Indian troops at the Christmas Truce
Soldiers recruited into the Garhwal Rifles are from the Garhwal Hills, which is arguably one of the most beautiful areas of the Himalayas. These men are known for their hardiness, and come from an area with a long military tradition as “Garhwal” translates as the land of many ‘Garhs’ meaning forts. The Regimental Headquarters is located at Lansdowne and is named after Lord Lansdowne who founded the regiment in 1887.
On August 4, 1914, the Great War broke out and the Garhwal Rifles, were immediately mobilised and set sail to France through Karachi. On arrival they were plunged immediately into fierce fighting and the 1st and 2nd Battalions lost so many men they were forced to merge. The Garhwal Rifles were involved in what is thought to be the first trench raid of the campaign at Festubert in November 1914. During the raid Naik Darwan Singh Negi became the first Indian soldier to win a Victoria Cross. His citation read:
‘For great gallantry on the night of the 23rd-24th November, near Festubert, France, when the regiment was engaged in retaking and clearing the enemy out of our trenches, and, although wounded in two places in the head, and also in the arm, being one of the first to push round each successive traverse, in the face of severe fire from bombs and rifles at the closest range.’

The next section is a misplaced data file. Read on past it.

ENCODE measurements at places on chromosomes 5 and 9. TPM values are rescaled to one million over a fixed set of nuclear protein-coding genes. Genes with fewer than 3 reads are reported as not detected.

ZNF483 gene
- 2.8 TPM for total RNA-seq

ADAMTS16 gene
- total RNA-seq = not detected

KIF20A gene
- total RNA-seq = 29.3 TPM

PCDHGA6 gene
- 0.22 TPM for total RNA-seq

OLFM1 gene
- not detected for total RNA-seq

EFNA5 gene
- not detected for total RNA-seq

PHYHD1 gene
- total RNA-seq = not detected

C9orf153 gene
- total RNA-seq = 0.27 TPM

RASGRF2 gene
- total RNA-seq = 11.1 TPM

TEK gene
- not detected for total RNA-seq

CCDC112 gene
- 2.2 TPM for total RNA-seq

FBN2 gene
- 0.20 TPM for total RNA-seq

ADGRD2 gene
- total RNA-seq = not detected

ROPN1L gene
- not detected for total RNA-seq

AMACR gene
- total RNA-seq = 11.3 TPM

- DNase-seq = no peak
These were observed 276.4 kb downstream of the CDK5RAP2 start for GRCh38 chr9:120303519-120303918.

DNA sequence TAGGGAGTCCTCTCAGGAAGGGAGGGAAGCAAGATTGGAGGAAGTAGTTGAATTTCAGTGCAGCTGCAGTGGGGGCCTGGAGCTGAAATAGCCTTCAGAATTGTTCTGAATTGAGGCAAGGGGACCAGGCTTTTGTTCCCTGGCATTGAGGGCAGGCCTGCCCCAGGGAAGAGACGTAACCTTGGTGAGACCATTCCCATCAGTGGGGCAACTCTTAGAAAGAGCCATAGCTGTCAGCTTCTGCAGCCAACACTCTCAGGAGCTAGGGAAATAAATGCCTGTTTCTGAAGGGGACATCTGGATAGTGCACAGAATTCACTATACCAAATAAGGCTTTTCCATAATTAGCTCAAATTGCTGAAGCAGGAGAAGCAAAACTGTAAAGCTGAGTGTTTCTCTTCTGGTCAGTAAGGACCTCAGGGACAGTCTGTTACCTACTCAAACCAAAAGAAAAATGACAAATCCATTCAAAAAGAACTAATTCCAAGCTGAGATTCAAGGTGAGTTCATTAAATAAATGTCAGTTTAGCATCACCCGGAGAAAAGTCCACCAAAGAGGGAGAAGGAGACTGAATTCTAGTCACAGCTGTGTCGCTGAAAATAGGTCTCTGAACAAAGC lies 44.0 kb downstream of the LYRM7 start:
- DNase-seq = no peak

By Christmas Eve the 1/39 and 2/39 Royal Garwhal Rifles were in shallow trenches south east of Neuve Chapelle. The conditions the men endured were almost beyond description. Along the whole line the trenches were flooded and the men waded, often knee-deep and sometimes waist-deep, in freezing water and slime.
Fifty or sixty yards away across No man’s land was the 16th (3rd Westphalian Freiherr von Sparr), Regiment , an elite Prussian unit whose commander was a 19 year old boy named Walther Hennes. He described in his diary what occurred that Christmas Eve:
‘The activities on both sides died down and after nightfall ceased completely. We had received our mail, parcels and some Christmas trees from home. The choir of my company tuned up for some Christmas songs.’
Beyond the two lines of wire the Indians were watching and listening. But what caught their attention more than anything else were the lighted Christmas trees which, as elsewhere, the Germans put in rows upon their parapets. Far from seeming exotic and strange the flickering lights had a very familiar look. The Diwali festival is one of the most important of the Hindu year. The word Divali, in fact, means ‘a row of lights.’ So when the Germans celebrated and the Indians looked on, they were reminded of home.
Conditions after Christmas were miserable in the extreme, with bitter sleet and frost. The Indian troops of the Garhwal Rifles were ill equipped for the weather and suffered severely, and so it was decided to relieve them on December 27th. Their experience that Christmas had shown that no matter what race, creed or religion the soldiers held that winter all of them shared a longing for home and peace.